Exploration and Emergence Institute 2003

Forum 11 - K-12 Teachers Thinking About Colleges/Universities


Name:  Paul Grobstein
Username:  pgrobste@brynmawr.edu
Subject:  emergent K-16 collaborations
Date:  2003-07-30 17:13:12
Message Id:  6239
Comments:
Morning, friends. I hope we can use this morning to lay the groundwork for future working together (see minisymposium program). To get us started, how about you write briefly about the kinds of experiences with colleges/universities (as a student and afterwards) that have most helped/hindered you as a teacher, and what experiences you wished you had/hope to have in the future?
Name:  
Username:  Anonymous
Subject:  preparation
Date:  2003-07-31 08:56:09
Message Id:  6240
Comments:
although i lived and taught in an urban setting, i trained in a suburban setting. when i actually went to work for the new york city school system was i rudely awkened. scarsdale,ny was a far cry from spanish harlem,nyc. although we might not teach exactly where we want to or at least think we want to, we should train and be prepared for the location that we have in mind. in additon we should have a good foundation in terms of culture, dos and dont's for the general student population that we'll encounter. colleges and the trainee should insist upon setting appropriate training.
Name:  Randal Holly
Username:  kr092389@aol.com
Subject:  K-16 Symposium
Date:  2003-07-31 09:20:58
Message Id:  6241
Comments:
What experiences with college/university/graduate educators were most valuable to you as a teacher? Think both about experiences you had as a student and experiences (like outreach programs) since you became a professional teacher.

One experience immediately comes to mind. I was enrolled in a writing course at a community college in 1984. The section of the course was added so as to reduce the number of students who were overloading another section offered at the same time. As a result, this section consisted of only eight students. The instructor who arranged for this section addition was the English department head. Having an exemplary teacher and such a small class size allowed for greater attention to be given to those who were having difficulties organizing their thoughts when writing. Reflecting upon this convinces me that I probably would not have had as much success in my other coursework had it not been for this early experience.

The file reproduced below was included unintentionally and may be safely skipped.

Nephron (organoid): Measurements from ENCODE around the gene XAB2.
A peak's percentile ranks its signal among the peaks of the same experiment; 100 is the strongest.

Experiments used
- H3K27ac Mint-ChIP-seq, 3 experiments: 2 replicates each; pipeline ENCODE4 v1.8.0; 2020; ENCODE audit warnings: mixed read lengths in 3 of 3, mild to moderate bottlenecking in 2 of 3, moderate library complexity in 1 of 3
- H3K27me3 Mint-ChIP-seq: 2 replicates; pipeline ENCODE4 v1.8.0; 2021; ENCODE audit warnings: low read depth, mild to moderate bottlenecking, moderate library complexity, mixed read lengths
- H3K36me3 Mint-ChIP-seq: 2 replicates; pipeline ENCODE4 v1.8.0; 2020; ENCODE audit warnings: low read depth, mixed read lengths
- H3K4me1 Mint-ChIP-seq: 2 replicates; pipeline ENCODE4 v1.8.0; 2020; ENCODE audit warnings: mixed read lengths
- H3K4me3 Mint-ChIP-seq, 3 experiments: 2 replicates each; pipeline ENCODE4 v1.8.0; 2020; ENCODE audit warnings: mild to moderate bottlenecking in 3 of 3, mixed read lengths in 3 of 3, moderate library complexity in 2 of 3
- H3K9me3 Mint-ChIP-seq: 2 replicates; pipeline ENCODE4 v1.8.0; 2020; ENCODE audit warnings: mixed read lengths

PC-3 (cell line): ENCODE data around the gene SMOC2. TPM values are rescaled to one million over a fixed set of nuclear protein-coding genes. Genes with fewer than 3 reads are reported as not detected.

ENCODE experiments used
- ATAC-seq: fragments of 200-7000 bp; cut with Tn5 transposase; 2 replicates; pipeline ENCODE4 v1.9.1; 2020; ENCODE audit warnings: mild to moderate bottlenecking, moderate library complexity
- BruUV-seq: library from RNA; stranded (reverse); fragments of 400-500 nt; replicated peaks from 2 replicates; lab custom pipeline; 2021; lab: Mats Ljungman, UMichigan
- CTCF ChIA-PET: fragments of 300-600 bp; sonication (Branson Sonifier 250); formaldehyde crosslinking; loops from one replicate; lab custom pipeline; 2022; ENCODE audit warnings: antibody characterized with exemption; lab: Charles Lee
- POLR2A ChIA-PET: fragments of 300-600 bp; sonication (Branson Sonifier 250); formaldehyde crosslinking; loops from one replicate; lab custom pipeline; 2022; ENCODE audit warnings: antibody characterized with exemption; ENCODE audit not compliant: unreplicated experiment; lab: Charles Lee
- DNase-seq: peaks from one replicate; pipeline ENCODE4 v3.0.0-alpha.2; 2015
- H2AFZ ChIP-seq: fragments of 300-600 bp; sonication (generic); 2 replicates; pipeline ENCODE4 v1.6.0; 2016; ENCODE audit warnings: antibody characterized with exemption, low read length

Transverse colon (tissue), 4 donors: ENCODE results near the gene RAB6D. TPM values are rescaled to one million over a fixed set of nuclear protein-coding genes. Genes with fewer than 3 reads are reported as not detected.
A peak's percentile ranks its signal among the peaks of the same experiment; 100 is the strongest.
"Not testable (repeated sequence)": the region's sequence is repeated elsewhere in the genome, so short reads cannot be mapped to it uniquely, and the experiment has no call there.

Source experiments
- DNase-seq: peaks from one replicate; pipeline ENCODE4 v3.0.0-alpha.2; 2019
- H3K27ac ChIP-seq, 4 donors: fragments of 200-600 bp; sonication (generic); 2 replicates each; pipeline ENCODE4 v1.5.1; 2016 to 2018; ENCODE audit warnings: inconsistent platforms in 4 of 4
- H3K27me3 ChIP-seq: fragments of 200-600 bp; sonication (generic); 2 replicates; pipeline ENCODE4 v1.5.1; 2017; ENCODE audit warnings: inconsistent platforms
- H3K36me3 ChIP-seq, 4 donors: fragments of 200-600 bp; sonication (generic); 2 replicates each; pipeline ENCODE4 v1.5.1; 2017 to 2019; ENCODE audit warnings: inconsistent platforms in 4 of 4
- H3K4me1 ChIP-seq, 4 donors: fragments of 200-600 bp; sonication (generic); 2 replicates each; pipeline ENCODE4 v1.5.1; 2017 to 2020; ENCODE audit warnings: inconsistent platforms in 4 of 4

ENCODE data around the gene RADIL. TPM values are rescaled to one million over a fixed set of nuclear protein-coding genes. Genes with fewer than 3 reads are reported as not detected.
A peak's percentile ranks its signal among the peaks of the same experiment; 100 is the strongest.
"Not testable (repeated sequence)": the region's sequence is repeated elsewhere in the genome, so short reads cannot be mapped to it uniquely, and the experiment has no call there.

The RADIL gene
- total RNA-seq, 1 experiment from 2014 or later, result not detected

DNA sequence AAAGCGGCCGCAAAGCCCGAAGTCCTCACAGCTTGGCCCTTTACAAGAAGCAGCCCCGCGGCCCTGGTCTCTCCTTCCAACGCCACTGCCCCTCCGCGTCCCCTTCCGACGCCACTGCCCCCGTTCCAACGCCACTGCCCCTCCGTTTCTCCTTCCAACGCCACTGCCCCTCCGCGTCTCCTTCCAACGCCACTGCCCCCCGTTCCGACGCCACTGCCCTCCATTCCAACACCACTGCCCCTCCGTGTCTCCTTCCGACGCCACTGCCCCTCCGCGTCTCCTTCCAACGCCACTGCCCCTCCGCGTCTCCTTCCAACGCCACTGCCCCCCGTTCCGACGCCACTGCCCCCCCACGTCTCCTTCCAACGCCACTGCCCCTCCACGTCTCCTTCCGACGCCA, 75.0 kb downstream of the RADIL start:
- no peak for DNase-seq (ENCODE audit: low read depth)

What would you like college/university/graduate educators to be doing that would improve education for all students? to help you with your own teaching?

I always felt that at the college/university/graduate level, instructors are greatly concerned with the acquisition of knowledge in a particular subject area. Obviously, this is a mandate. However, only minimal pressure exists that requires one to make improvements as an educator.

In light of this, I have noticed that a great many instuctors tend to exhibit a single-mindedness with respects to how best one can impart this knowledge to others. I believe both teaching assistants and professors would benefit immensely from the exposure gained in teaching methodology courses.


Name:  Dawn
Username:  Anonymous
Subject:  College life
Date:  2003-07-31 09:28:22
Message Id:  6242
Comments:
I went to Millersville University. The things that most helped was the time spent in actual classrooms. They put you in the classroom freshman year because they felt that teaching wasn't for everybody andd you needed to be sure that this was what you wanted from the door. Also, my sophomore year they piloted an urban education program to prepare teachers for many of the differences faced by an urban teacher versus a suburban or rural teacher. The only thing that I feel I was not prepared with was realistic classroom management techniques. I had student taught in a rural setting, a suburban setting and an urban setting and faced the same behavioral problems across the board, but felt that I had not adequately dealt with these problems at the time(and my supervisor agreed). However, no one seemed to have any real advice to give except that it will get easier to manage a class as yoou gain more classroom experience. Not true! I gained more experience by working as an assistant in a behavior modification type of school. Classroom management should be taught as a class during college--then district's won't have to spend so much time training their teachers on proper classroom management techniques after the fact.
Name:  JudithOdom
Username:  Anonymous
Subject:  Educational Experiences
Date:  2003-07-31 09:28:29
Message Id:  6243
Comments: